Cyber War vs. Cyber Terrorism
“I would say right out of the box that cyber war is proving more difficult to define than cyber terrorism,” McCabe explained. “Right now, there’s proposed legislation in the senate that would require the Department of Defense to provide a definition of cyber warfare. Under the law…acts of war or hostile activities typically require certain characteristics. One, the actor would be a foreign sovereign nation, or at least exhibit characteristics of a sovereign nation. Two, there should be a degree of severity to it and, perhaps as a rule of thumb, the act should be severe enough that it could require kinetic response of traditional warfare.”
McCabe explained that not all war exclusions are created equally. He suggested businesses should be particularly vigilant for language that would apply the exclusion to any act of a foreign nation state.
“‘We know that there are nation states already involved in cyber attacks against private companies,’ and other broad language,” McCabe said.
According to McCabe, the bottom line is that “cyber terrorism causes and cyber insurance policies are meant to clarify that a broad range of events will be covered regardless of motive or ideological purpose. A motive on why a hacker targeted a company should be completely irrelevant to your coverage. The more crucial point for insurers is the…application of the war exclusion should depend on who conducted the attack and the severity of the attack. Potentially, a cyber terrorism cause can be used to narrow that exclusion.”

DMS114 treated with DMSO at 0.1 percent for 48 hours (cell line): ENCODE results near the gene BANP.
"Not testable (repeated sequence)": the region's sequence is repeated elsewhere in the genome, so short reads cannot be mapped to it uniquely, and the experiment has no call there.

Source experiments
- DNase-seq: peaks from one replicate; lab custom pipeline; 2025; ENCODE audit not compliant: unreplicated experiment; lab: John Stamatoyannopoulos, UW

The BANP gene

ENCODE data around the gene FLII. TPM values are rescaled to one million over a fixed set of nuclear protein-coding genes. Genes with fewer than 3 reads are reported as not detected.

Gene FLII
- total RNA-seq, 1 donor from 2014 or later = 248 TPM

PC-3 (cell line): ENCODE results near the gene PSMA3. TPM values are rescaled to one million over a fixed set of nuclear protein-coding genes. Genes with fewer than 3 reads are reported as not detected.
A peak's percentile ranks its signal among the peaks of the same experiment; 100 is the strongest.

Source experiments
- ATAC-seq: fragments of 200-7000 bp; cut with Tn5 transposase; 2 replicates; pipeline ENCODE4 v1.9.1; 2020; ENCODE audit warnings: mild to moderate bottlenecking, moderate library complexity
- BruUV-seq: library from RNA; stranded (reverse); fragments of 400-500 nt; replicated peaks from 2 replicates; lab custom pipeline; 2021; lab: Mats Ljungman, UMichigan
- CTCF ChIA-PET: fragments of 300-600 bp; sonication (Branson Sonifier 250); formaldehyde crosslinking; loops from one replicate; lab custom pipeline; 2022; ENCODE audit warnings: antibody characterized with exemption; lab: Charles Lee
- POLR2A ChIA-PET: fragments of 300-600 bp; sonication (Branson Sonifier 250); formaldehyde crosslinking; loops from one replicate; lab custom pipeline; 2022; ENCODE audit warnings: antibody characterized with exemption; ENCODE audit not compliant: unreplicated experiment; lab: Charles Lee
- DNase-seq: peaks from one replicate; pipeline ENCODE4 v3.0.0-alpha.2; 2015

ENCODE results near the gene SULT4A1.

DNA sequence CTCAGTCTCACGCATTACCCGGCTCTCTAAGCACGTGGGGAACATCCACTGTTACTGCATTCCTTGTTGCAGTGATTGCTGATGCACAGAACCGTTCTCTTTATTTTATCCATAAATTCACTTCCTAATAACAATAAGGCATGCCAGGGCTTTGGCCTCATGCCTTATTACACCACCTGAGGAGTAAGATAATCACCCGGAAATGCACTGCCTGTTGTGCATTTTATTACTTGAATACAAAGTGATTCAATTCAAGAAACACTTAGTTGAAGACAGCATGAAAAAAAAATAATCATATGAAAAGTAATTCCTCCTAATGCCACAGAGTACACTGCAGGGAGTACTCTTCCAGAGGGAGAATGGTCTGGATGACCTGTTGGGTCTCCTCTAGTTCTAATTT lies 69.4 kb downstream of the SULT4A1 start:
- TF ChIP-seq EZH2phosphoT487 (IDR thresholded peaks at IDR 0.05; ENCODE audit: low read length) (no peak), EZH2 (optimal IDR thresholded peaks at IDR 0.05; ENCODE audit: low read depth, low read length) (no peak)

Protecting Against Cyber Terrorism
According to McCabe, companies can remain cyber-resilient by utilizing catastrophic scenarios.
“Planning should include anticipating the effects or response for an enterprise event where a network is disabled,” McCabe said. “This may also include a systemic event that more broadly targets critical infrastructure.”
Questions to ask include:
- Have the most vital cyber assets been identified, and is there a higher level of protection for those assets?\
- Does your organization have relationships within its sector and also with federal authorities to share information on cyber threats so that malicious activity can be detected more quickly?
- Is there a cyber incident response plan in place, and has that response plan been practiced?
- Does your incident response planning account for supply-chain risk that might result from the failure of a vendor or a critical infrastructure?
- How resilient is your company to a cyber attack? If you lose your network to a cyber attack, have redundancies been built in? Do you have an expected recovery period for bringing your systems back online?
- Has insurance, in terms of limits and retention and coverage of terms and conditions, been reviewed?